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Vulnerability Gets Us to God’s Best

I’m writing this from Thailand. When I return home  from trips like this, Asha, our little Morky dog, invariably will greet me by laying on her back and showing her stomach. She waits for me to approach and scratch her. She connects with vulnerability. She’s saying, “You’re the alpha dog a…
By Seth Barnes
By Seth Barnes

I’m writing this from Thailand. When I return home  from trips like this, Asha, our little Morky dog, invariably will greet me by laying on her back and showing her stomach. She waits for me to approach and scratch her.

She connects with vulnerability. She’s saying, “You’re the alpha dog and I know my place in the pack.”

But that’s not how it typically works with humans. Vulnerability does not come naturally for most of us. If we feel insecure how do most of us respond? We respond defensively. We push back.

In a world where survival was an everyday question, maybe this made sense. But it doesn’t get us to God’s best in today’s world. These days, we need more. We need to embrace vulnerability.

What vulnerability does

This needs to be the new normal in church.  This is part of the good news that Jesus preached. His path of vulnerability may be a narrow one, but it is the path leading to abundant life. It may be rare, but it is powerful. It is the power that our heroes have tapped into. Think of Gandhi and Mandela, and King. They all projected power from a place of weakness.

Here is what they discovered about vulnerability:

It defuses shame

It connects us

It reinforces safety

It makes intimacy possible

It builds trust

There is a great reservoir of grace awaiting those of you who will risk trusting your brothers and sisters with your secrets. 

Vulnerability & revival

Revival is a rediscovery of intimacy with the Father. My limited experience with revival has always started with vulnerability. Consider the notion that your confession of sin does nothing to clean you up. Jesus already did that. What your confession does is put you in agreement with God. As a flawed human, you are already in a vulnerable place.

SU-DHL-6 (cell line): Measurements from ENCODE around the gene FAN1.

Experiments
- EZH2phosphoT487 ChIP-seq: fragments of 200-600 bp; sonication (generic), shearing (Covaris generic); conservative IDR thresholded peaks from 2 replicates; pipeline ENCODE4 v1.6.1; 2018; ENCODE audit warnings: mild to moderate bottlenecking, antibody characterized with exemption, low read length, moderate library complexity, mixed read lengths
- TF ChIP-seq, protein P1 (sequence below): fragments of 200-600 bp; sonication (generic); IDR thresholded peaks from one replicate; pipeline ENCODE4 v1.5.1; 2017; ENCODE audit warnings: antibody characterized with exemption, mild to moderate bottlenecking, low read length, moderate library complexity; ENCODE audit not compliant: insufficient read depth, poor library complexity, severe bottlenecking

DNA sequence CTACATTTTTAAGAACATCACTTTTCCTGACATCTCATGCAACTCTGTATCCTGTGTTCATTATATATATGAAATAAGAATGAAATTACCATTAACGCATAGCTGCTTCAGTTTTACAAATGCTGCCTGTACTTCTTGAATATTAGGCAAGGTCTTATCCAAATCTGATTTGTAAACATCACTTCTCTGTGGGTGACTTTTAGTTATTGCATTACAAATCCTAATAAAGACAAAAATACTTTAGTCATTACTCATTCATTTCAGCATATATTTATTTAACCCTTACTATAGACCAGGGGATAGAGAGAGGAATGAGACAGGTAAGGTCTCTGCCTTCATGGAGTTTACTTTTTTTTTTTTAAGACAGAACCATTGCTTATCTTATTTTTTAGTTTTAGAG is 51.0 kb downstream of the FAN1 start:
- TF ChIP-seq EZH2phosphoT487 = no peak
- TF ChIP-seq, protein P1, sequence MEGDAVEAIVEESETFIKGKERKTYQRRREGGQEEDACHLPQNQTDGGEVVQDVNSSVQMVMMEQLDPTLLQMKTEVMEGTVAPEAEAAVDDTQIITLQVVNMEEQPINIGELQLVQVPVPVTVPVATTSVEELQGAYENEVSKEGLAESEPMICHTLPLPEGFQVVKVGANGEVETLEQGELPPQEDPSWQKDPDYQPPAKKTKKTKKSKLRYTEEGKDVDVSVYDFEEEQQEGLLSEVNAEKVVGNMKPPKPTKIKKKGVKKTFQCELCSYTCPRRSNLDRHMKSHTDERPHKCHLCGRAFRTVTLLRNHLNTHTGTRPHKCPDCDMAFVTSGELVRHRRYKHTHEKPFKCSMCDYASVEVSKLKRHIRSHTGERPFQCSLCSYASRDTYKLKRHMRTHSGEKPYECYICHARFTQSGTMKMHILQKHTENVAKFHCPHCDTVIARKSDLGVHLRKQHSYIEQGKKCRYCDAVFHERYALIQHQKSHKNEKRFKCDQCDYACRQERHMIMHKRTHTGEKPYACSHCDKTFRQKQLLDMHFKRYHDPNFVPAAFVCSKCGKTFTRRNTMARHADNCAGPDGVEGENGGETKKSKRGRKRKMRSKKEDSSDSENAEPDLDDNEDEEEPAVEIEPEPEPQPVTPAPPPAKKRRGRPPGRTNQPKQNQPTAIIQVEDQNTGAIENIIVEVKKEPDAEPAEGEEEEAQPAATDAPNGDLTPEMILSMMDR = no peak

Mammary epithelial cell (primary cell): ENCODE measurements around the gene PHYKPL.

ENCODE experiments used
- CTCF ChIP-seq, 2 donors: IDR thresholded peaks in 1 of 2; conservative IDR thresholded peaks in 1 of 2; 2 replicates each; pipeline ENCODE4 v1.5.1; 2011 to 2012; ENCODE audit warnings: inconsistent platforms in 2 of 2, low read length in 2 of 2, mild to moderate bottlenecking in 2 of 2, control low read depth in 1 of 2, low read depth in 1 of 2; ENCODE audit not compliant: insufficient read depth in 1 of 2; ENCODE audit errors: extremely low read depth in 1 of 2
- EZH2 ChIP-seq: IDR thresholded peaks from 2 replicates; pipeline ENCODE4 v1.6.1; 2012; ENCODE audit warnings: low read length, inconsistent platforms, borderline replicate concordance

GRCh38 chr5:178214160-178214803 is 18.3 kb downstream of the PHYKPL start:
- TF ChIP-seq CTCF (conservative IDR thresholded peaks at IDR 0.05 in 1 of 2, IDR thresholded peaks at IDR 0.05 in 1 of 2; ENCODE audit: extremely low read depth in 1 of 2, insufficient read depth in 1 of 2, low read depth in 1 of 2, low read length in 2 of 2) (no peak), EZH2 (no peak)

When we confess our sins, we affirm that place of weakness; we agree with God about the divine order of creation.

Confess your failings publicly and a chain reaction sometimes ensues. The scent of freedom in the air can become contagious. I have seen people begin running to Jesus with the most tawdry and disgusting issues, issues that had kept them in bondage, captives to shame.

In one revival I witnessed four years ago, we watched as one by one, Jesus set each person deliciously free from the power of death operating in their lives. Waves of tears ensued; tears of repentance followed by tears of unrestrained joy.

And when the tide of vulnerability that had unleashed such waves of revival at last began to ebb, there seemed to be a sacred residue in the room – a sprinkling of spiritual stardust that left us reluctant to speak, knowing that any words about life beyond those walls would be banal and fall flat.

It’s a paradox that true power is found through vulnerability. It’s in our weakness that God makes us strong. The power of God comes on those who posture themselves in meekness. 

Vulnerability precedes all revival and all forms of intimacy. It is there at the start of every true community. It is part of the Gospel message that has fallen out of favor in a culture that insists on respect. 

For those of us who follow Jesus, it is the path of salvation that leads to the Kingdom coming.

Comments (12)

  • you have no idea how much this just goes with everything in my life right now from my womens bible study to the sermons on sunday to my life group. thank you so much for sharing